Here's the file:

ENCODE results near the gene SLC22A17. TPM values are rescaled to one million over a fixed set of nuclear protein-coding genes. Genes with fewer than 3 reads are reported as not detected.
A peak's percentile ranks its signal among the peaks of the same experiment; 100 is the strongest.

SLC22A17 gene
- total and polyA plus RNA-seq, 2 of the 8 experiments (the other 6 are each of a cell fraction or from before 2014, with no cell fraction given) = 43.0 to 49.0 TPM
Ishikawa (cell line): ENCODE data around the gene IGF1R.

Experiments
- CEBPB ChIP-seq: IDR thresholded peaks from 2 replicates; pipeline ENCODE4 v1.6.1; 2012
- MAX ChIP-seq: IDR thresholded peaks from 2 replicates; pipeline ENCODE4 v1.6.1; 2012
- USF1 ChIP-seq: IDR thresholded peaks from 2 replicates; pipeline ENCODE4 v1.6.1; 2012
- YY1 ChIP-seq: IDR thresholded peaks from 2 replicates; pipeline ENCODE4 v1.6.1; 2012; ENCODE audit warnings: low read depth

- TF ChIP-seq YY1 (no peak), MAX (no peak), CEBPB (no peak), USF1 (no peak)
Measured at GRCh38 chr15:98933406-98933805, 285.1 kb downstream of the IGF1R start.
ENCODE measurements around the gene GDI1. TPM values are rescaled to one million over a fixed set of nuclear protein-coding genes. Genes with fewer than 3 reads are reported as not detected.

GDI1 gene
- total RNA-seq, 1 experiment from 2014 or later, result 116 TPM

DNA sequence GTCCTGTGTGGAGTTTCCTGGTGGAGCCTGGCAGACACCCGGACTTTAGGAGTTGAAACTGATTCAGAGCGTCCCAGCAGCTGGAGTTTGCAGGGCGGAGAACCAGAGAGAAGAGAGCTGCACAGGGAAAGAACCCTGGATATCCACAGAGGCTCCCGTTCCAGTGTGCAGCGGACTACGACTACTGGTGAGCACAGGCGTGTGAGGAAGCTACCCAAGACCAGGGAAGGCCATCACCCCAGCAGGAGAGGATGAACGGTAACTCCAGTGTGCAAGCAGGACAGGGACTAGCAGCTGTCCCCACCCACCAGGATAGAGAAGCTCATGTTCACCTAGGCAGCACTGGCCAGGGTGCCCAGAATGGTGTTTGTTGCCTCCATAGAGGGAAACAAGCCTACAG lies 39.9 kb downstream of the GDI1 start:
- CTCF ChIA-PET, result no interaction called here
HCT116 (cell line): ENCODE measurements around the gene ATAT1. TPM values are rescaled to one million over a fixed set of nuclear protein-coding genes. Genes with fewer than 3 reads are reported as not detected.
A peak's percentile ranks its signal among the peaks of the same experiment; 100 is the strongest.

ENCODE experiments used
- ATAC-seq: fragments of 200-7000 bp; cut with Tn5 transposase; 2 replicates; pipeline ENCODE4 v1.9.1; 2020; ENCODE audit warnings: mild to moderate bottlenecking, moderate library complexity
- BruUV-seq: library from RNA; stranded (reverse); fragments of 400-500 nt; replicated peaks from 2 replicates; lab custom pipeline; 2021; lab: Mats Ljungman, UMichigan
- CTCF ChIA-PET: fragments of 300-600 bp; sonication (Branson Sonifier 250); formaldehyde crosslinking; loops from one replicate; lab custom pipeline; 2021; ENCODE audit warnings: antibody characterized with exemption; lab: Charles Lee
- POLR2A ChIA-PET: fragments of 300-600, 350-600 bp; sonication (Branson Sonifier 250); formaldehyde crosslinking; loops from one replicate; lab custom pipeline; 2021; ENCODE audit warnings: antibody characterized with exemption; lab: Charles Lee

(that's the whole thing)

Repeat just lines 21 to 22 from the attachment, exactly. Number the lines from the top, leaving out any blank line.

- ATAC-seq: fragments of 200-7000 bp; cut with Tn5 transposase; 2 replicates; pipeline ENCODE4 v1.9.1; 2020; ENCODE audit warnings: mild to moderate bottlenecking, moderate library complexity
- BruUV-seq: library from RNA; stranded (reverse); fragments of 400-500 nt; replicated peaks from 2 replicates; lab custom pipeline; 2021; lab: Mats Ljungman, UMichigan